Draghi joined Macron in telling Germany how Eurozone must be reformed

French President Emmanuel Macron delivered a momentous speech after receiving the Charlemagne Prize. Sited behind Macron, ECB President Mario Draghi a former laureate of the Charlemagne Prize, looks on. Aix-la-Chapelle, 11 May 2018. (French Presidency work – snapshot from a video).

Mario Draghi the President of ECB, speaking at the European University Institute in Florence, on 11 May 2018, must have been under the influence of the idealistic aura of this Florentine learning institution. He went as far as proposing political policies, bravely overstepping his role as central banker of Eurozone. Draghi asked for an effective “European deposit insurance scheme”. He also proposed the creation of “an additional fiscal instrument to maintain convergence during large shocks” in Eurozone.

Those are two clearly set ideas. The first is about a credible and adequately financed common euro area bank deposit guarantee scheme. The second one is tantamount to a Financial Ministry and minister in Brussels, with a macro-economically important budget. Both proposals are identical to Emmanuel Macron’s ideas about how to reform and save the European Union. The French President reiterated and amplified his well known proposals on 10 May in Aix-la-Chapelle, while receiving the Charlemagne Prize in front of an audience comprising Angela Merkel and other top European leaders. This time, Macron didn’t chew his words and told the German Chancellor, who was sitting just a few meters from him, what her country must do. Let’s take one thing at a time.

The Italian banking crisis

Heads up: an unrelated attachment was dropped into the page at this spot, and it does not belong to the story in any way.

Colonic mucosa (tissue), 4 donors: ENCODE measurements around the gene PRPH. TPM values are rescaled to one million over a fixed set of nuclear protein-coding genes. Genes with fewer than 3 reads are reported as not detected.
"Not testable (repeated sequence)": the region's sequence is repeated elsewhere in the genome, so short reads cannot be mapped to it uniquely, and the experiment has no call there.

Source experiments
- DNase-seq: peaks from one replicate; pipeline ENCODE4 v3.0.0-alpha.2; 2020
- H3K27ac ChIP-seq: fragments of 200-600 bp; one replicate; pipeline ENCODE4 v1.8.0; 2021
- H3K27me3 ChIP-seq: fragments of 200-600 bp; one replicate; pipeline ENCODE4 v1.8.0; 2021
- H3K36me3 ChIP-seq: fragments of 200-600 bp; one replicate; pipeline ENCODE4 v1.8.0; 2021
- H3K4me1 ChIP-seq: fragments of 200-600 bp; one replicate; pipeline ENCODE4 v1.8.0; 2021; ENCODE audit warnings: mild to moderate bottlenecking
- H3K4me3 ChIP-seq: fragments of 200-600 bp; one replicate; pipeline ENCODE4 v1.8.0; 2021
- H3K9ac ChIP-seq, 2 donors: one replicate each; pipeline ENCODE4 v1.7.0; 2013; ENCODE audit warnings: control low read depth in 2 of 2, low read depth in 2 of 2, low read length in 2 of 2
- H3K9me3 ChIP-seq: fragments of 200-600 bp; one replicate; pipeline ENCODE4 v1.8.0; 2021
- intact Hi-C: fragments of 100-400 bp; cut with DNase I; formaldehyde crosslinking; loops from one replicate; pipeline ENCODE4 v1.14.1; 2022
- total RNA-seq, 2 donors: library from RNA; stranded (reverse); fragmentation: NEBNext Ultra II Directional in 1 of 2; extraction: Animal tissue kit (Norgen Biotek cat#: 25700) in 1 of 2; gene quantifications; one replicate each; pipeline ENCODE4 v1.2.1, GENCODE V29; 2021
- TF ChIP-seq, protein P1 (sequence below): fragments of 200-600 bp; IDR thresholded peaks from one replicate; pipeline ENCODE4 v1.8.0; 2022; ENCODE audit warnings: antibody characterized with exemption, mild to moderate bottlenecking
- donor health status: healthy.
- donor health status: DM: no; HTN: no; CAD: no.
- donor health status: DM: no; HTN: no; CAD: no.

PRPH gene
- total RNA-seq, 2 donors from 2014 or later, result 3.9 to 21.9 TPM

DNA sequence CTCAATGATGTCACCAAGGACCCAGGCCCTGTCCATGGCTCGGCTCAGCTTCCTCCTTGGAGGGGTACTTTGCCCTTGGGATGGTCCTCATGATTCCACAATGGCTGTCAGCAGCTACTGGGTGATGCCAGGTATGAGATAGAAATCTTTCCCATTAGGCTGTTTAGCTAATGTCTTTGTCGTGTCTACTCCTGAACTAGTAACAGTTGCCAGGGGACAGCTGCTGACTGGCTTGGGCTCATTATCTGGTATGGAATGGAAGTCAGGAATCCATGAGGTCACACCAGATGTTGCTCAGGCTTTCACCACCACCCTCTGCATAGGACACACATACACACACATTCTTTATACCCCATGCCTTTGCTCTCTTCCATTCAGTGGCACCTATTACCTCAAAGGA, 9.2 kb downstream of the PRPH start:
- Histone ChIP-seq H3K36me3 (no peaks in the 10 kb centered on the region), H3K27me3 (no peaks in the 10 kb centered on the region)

Returning to Florence, we find Draghi asking for the creation of a true ‘Banking Union’ with a powerful Single Resolution Fund (to resolve failing banks), backed by the financial powers of all the sovereign governments of euro area, including the one based in…Berlin. Currently, this Fund is financed by small annual contributions paid by the lenders, being overtly incapable of confronting a real banking crisis, but this arrangement is totally inadequate and cannot save even the smallest bank. During the last three years, this was evident in the case of Italy.

During that period, Italy, despite been over-indebted, was forced to alone save a number of failing banks. In this way the Italian government dived deeper into debt and consequently was unable to adequately support economic growth. This had devastating effects on the country’s political developments. The result is an impossible government, being currently about to be formed by the ‘5 Star Movement’ party led by a comedian, plus the anti-European, extreme right populists of ‘Lega’. All of them promised greener grass, to win the 4 March elections.

They will end up blaming Europe for their treachery and the failure to honor promises. Politically then, it’s not an exaggeration to predict that Italy’s future in the euro area is at stake. Such a dreadful prospect may trigger the unravelling of the entire euro money block.

An effective backstop

Obviously, this is what Draghi wanted to avoid, when he said “What is still missing, however, is a backstop for the Single Resolution Fund. That is why in all the other large jurisdictions, such as the US, the UK and Japan, resolution funds are backstopped by the fiscal authority”. He expertly identified here a critical deficiency of Eurozone. Clearly, the euro area lacks a real banking union, with a dependable risk sharing mechanism, backed by all member states’ financial resources.

If such a mechanism existed, it would have reduced the country risk for all and every member state. In 2014, Germany blocked the enactment of such a powerful financial instrument, by compromising the Single Resolution Fund. As the Fund was finally shaped in June of that year, currently, it cannot handle in an orderly and low cost way the resolution of any bank.